"Hormone-sensitive breast cancers can, however, be shrunk (and sometimes cured completely) by drugs such as tamoxifen, which block the action of oestrogen on the breast cancer cells.

"In women who have had a hormone-sensitive breast cancer apparently completely removed from their breast, invisibly small deposits of cancer cells may remain either nearby or in distant parts of the body". These, he said, could cause the cancer to return.

"In the Million Women Study participants were recruited just before they attended a breast screening clinic, at which some cancers were detected.

"But, even if attention is restricted to cancers that were detected only later, hormone-sensitive cancers are still three times as common in HRT users as in non-users or ex-users. Thus, the Million Women Study provides strong, biologically plausible evidence of causality.

Sir Richard concluded that there is clearly an increased chance of getting breast cancer among otherwise similar women and a rapid decrease after they stop.

Hazel Nunn, head of health information at Cancer Research UK, said that women shouldn't be unduly worried by the new criticisms.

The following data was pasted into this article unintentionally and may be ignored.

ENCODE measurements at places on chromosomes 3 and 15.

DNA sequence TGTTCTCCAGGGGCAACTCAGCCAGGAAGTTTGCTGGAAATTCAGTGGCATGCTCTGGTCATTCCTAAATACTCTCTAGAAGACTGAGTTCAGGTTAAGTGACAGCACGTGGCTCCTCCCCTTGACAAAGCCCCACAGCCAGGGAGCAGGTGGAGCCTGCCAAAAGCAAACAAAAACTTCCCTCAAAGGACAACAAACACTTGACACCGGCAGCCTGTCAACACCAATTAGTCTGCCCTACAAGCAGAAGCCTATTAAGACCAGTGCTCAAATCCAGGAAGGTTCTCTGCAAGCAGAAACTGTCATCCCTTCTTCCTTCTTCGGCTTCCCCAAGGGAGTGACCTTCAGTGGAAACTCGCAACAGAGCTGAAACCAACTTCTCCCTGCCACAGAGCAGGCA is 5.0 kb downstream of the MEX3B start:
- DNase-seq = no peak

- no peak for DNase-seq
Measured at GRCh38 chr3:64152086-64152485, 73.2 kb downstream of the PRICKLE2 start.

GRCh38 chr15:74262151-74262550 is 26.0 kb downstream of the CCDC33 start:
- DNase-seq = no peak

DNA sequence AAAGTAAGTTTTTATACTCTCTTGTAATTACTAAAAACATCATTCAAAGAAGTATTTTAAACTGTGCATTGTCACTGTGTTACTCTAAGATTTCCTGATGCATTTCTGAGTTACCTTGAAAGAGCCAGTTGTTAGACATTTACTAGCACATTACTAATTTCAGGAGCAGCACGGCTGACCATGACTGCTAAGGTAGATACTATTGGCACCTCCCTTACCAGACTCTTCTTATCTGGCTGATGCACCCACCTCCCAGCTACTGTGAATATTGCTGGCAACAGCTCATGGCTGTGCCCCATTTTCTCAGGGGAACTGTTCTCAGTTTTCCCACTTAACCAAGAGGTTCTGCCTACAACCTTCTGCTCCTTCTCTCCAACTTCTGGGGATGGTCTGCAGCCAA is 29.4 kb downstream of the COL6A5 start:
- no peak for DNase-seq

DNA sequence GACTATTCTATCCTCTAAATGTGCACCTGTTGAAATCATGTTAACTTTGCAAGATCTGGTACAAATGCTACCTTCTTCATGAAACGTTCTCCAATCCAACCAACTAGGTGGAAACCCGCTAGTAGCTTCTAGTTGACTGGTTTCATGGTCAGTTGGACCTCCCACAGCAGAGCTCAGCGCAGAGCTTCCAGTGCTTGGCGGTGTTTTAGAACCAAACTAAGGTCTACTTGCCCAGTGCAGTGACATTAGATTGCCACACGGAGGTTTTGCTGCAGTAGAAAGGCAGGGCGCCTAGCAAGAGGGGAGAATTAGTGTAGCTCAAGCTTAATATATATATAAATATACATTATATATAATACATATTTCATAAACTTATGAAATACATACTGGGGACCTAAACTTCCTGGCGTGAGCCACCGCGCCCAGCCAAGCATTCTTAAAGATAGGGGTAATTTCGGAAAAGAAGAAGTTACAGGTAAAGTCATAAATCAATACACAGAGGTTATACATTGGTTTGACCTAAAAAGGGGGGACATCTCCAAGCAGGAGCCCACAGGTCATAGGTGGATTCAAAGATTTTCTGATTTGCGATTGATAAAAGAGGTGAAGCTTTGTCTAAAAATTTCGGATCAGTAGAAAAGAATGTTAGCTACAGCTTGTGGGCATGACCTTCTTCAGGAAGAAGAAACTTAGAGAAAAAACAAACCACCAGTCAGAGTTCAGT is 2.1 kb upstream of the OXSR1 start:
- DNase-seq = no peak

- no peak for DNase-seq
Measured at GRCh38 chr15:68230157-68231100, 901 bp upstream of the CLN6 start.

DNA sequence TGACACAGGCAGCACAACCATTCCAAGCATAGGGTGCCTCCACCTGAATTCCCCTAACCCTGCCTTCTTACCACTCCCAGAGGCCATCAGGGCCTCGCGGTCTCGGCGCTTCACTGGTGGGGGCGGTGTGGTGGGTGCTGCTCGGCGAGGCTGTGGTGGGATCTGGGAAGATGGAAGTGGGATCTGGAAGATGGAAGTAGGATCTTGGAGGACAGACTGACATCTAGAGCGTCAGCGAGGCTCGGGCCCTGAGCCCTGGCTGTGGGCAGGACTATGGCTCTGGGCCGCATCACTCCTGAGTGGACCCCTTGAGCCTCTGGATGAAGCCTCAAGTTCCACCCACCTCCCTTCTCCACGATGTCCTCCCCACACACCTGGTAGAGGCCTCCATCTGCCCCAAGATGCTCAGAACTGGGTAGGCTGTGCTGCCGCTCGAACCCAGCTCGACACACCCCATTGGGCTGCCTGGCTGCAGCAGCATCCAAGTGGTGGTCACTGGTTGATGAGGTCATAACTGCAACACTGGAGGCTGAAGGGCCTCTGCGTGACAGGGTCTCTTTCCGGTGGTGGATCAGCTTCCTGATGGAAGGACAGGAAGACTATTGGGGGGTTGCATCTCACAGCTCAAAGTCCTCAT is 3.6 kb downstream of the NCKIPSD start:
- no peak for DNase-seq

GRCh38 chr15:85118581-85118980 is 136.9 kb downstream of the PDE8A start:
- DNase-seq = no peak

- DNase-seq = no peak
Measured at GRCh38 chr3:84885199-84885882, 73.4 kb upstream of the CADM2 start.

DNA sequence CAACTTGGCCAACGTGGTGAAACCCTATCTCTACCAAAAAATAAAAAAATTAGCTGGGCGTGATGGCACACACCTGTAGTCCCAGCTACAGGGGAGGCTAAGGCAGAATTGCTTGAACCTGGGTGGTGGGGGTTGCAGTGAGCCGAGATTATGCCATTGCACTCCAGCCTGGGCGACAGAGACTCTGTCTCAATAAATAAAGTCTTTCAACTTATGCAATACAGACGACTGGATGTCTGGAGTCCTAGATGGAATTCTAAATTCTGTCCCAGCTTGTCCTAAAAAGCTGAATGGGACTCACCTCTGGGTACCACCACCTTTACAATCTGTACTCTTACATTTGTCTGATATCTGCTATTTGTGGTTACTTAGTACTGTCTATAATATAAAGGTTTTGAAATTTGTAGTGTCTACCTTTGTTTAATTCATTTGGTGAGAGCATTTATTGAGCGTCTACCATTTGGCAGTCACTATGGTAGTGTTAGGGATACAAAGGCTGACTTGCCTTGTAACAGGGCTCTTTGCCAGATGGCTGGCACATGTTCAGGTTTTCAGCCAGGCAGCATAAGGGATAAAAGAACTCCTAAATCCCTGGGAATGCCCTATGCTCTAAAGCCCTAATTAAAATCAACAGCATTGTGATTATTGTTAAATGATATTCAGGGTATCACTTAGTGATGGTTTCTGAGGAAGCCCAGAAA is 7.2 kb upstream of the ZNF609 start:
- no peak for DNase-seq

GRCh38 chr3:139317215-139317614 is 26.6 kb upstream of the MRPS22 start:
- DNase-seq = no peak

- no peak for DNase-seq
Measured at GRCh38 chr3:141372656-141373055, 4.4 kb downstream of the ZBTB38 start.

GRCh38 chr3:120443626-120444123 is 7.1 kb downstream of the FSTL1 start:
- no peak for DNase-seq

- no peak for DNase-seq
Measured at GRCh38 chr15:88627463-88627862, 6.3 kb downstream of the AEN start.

"HRT can be an effective short-term treatment for menopausal symptoms - women taking it should try and use the lowest dose possible for as short a time as they need it.

"If you are considering starting or stopping HRT, or using it for a long time, you should discuss it with your doctor. The issues are different for every woman and your doctor will be able to help you weigh up the benefits and risks of different types of HRT and make the right choice based on your own circumstances.

"In the UK, HRT use has been falling since the start of the Millennium. Studies suggest that in 2005 there were 1,400 fewer cases of breast cancer in the UK among women aged 50-59 than would have been if there had been no drop in HRT use," she added.

Copyright Press Association 2012


  • Shapiro, S., Farmer, R., Stevenson, J., Burger, H., & Mueck, A. (2012). Does hormone replacement therapy cause breast cancer? An application of causal principles to three studies: Part 4. The Million Women Study Journal of Family Planning and Reproductive Health Care DOI: 10.1136/jfprhc-2011-100229